(United States of America 1908 – 1976)
17.5 x 23.5 cm image/sheet
Minor White's prestigious photographic career had a major impact on the development of photography in post war America. White believed in the spiritual qualities of photography; oriental philosophy, Zen, Gestalt psychology and the work of G. I. Gurdjieff were all to be important influences on his life and work. He spent much of his life promoting the work of others and, most importantly, advancing the notion of photography as art. White believed that photography should be akin to poetry: intensely personal and condensed moments of consequence.
White graduated with a degree in botany from the University of Minnesota in 1933 and became an active member of the Oregon Camera Club. His first solo exhibition was held at the Portland Art Museum in 1942. After being discharged from the United States Army Intelligence Corps in 1945 White moved to New York City where he studied aesthetics at Columbia University. During this time he worked for Beaumont and Nancy Newhall, met Alfred Stieglitz, Edward Weston and Paul Strand and worked as a photographer for the Museum of Modern Art. In 1946 he began teaching at the California School of Fine Arts which was supervised by Ansel Adams.
In 1952, White, Adams, Dorothea Lange, the Newhalls, Barbara Morgan and others established the influential 'Aperture' quarterly, which he edited. After organising the exhibition 'How to Read a Photograph' at the San Francisco Museum of Art, White began work as a curator at George Eastman House in Rochester where he remained for four years, curating exhibitions and editing 'Image Magazine'. In 1956 he began work at the Rochester Institute of Technology and started the significant and influential workshops which he would continue for the rest of his life. The Philadelphia Museum of Art organised a major solo traveling show of his work in 1970 and in the same year he was awarded a Guggenheim Fellowship.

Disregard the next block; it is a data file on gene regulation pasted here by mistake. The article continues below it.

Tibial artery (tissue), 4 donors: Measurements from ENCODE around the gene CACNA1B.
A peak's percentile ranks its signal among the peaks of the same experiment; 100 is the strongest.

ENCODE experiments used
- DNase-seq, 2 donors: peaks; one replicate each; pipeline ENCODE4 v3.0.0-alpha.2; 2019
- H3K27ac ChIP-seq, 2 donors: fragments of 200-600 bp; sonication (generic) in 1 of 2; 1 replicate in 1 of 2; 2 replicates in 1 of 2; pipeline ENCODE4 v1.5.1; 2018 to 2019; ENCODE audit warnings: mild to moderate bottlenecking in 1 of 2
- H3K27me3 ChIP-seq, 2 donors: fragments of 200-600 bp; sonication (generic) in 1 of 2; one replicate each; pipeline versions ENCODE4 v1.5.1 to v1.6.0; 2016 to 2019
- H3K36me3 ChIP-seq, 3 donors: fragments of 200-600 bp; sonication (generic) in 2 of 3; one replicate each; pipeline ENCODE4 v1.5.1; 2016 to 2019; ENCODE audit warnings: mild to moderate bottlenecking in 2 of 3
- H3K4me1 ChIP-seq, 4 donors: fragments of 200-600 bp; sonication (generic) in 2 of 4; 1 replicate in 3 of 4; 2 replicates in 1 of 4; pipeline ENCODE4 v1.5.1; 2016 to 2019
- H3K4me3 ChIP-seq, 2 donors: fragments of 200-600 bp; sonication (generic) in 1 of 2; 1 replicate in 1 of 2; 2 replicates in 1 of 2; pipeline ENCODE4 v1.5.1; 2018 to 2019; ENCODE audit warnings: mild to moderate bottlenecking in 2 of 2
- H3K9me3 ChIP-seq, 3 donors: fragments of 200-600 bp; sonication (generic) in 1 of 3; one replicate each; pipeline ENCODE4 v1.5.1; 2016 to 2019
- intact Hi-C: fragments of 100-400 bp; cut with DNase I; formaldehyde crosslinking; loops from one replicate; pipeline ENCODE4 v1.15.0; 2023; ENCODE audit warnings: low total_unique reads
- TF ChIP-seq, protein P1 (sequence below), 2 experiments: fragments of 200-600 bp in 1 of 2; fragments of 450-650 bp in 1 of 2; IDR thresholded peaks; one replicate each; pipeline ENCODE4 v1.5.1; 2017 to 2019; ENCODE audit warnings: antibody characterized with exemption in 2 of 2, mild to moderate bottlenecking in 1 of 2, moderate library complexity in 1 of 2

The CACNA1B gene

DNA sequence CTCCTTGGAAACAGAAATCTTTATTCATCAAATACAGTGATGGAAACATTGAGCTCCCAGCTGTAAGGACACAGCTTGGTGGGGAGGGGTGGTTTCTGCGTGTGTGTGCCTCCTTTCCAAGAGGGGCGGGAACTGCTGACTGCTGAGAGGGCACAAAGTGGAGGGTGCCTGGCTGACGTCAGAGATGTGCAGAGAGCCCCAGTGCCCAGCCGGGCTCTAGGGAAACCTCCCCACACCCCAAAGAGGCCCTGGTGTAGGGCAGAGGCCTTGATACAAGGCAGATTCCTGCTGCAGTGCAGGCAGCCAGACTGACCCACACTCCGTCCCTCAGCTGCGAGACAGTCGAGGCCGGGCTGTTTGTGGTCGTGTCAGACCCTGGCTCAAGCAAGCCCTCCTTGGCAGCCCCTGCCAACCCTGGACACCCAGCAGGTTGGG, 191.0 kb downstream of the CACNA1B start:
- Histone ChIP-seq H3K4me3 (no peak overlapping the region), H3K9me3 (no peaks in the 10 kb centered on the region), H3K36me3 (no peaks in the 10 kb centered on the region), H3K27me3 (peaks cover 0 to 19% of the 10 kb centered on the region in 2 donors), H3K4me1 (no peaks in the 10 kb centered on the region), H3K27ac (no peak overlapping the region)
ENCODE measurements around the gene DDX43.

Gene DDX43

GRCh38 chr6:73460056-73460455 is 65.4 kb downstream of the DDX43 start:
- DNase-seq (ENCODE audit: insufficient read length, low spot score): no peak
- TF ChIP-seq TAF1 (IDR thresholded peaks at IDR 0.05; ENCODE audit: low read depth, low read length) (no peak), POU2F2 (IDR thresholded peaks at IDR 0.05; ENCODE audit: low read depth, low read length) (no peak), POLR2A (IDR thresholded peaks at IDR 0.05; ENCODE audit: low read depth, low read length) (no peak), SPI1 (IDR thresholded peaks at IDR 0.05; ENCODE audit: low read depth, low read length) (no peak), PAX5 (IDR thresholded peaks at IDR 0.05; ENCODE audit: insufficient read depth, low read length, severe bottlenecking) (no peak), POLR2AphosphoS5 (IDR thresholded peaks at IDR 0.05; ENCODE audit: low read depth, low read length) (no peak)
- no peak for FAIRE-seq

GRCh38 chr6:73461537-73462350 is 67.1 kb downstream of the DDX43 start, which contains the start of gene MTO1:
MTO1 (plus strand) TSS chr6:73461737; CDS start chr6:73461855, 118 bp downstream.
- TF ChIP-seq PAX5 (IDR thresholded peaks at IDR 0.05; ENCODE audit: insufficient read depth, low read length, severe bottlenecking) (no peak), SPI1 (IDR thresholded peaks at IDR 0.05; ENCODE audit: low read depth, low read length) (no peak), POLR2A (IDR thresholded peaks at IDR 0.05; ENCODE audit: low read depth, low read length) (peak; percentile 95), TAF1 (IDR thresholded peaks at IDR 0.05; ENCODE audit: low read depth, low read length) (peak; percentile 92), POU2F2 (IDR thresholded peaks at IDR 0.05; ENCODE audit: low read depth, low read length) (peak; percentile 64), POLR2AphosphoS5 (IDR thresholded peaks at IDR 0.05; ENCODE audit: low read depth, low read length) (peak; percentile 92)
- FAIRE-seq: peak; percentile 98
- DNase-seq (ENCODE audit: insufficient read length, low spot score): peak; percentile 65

This image was part of a sequence of landscapes in which Minor White experimented with infrared film. Infrared film is sensitive to infrared light, UV light and the light that people can see. The use of this film renders blues, browns and dark greens darker, while reds, whites and light greens are rendered lighter, producing images with a high contrast between light and dark. Such film is best used in the mornings and evenings as the angle of the sun through the atmosphere at these times produces more infrared and gives a more dramatic result to the image.
White's use of infrared gives a strong dramatic feel to the image as it seems that the buildings are suspended between the white plain of grass and the bright swirling clouds. The shadow of the cross adds a strong graphic element to the image.
Minor White, Mirrors, messages, manifestations, 1969, 105 (illus.).
Minor White, Minor White: rites & passages, 1978, 121 (illus.).